A product designer's journey is filled with wonder. It can also be rife with peril and despair. So how do you enjoy the awesome parts of product design without letting the negative parts discourage you and get you down?
A Product Design Odyssey
We design products at ZURB. We design products with clients, with internal teams, and we train people to do the same in their companies. Since 1998 we've been helping people design products and we've learned that amazing sparks can happen when teams work together seamlessly. We also learned that if good flow is interrupted it's hard to get up and be productive again. We put together a list of our top seven product design challenges and how we've overcome them.
Feel #1: Getting a Crew Together
Getting a team together is a risky challenge for everyone involved. Learning to improve your value as a team member is an ongoing process where you become skilled enough to earn autonomy in your work. We value problem-solving abilities above all else, and we hire based on a skill-set baseline — as well as that passion and drive to solve problems.
Joining a team doesn't end when your butt is in the fancy Aeron chair wrangling pixels. Hiring is risky for teams because a new employee could either uplift the team or set everyone back and lower morale. It's also risky and stressful for the new employee who feels anxious to perform at a high-level from day one.
How to deal with the feel: We get buy-in from the entire team on new hires. When we vote to hire someone, we're committing to supporting the person in their career and have become invested in their success. This is great for teams because it reduces a lot of politics that growing teams traditionally suffer from, and helps new peeps acclimate faster.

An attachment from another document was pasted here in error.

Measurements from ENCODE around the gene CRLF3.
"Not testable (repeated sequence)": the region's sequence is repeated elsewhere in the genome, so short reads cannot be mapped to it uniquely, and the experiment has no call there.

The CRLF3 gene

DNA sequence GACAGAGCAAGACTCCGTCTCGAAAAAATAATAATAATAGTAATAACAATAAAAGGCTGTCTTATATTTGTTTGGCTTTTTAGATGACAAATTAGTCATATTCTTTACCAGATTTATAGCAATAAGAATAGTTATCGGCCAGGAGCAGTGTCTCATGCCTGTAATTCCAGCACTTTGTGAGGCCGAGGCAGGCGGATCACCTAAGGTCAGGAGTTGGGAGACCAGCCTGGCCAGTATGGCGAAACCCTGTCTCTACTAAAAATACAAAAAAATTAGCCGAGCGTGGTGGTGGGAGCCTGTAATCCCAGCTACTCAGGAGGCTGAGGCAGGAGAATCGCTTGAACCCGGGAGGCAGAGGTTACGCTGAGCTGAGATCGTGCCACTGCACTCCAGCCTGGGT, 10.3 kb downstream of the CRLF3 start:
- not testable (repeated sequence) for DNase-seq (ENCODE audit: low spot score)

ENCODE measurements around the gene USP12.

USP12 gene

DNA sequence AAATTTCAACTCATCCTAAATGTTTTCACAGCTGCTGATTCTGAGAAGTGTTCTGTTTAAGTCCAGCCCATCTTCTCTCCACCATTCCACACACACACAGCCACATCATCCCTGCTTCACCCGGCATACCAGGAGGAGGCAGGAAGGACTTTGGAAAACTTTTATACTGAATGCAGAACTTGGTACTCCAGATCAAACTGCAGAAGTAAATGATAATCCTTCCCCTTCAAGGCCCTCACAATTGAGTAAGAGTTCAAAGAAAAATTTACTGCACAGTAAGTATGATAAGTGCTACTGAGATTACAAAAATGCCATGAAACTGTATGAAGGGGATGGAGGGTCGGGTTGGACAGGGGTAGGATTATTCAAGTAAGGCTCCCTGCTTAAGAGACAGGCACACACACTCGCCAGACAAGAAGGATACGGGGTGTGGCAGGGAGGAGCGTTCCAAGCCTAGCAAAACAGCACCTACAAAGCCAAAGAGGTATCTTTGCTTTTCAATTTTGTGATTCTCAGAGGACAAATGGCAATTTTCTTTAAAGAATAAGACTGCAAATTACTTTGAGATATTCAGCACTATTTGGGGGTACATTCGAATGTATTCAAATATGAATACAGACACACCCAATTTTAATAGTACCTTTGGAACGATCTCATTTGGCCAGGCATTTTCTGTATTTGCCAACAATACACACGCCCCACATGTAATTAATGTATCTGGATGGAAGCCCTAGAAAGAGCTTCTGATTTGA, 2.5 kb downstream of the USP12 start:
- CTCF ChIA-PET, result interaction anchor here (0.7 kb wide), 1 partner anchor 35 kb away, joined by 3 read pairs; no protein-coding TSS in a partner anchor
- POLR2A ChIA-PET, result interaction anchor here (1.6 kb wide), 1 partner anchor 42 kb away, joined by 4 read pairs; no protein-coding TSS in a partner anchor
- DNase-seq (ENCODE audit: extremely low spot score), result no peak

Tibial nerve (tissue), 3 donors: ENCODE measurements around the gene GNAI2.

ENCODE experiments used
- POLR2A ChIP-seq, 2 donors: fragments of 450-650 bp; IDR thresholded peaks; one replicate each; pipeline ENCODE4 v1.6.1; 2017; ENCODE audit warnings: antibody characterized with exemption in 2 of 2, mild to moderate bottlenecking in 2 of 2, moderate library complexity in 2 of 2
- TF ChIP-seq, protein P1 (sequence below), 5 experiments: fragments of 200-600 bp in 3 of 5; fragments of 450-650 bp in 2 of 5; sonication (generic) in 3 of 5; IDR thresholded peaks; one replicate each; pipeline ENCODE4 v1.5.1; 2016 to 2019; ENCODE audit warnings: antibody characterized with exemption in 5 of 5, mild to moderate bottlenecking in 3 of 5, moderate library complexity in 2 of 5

Feel #2: Set Sail to Iteration Island
When you're working toward a product release, it seems like the release date is everything. Problem is the relative quickness of building things gets people to commit too quickly and assume that their solution to a problem is the best. That means when a stakeholder inevitably sends feedback, designers will flip tables.
Designers get a lot of flak for being attached to their work, but what non-designers don't understand is that this comes from a good place. This attachment is (usually) a result of passion, not arrogance. There's nothing worse than a designer that immediately responds with 'I'll change it!' when his design decisions are questioned. So, designers … get mad! Tension is great as long as everyone is engaged and gives everyone else the benefit of the doubt.
How to deal with the feel: seek out feedback. The more you ask for it, the more trust you'll build with stakeholders and getting feedback will become less stressful. When stakeholders feel trusted, they're less inclined to constantly nudge product designers because they know that their feedback is valued. A Progressive Design process requires a tight feedback loop, initiated by the person who did the work. Practice getting feedback often by checking in with other team members. Be 'disruptable', and encourage your team to do the same. Learn to disconnect from your work, then assume that the person giving you feedback means to improve the product. They don't want to tear down your amazingly flawless work. They want to help you grow by reframing the problem and finding a better solution together.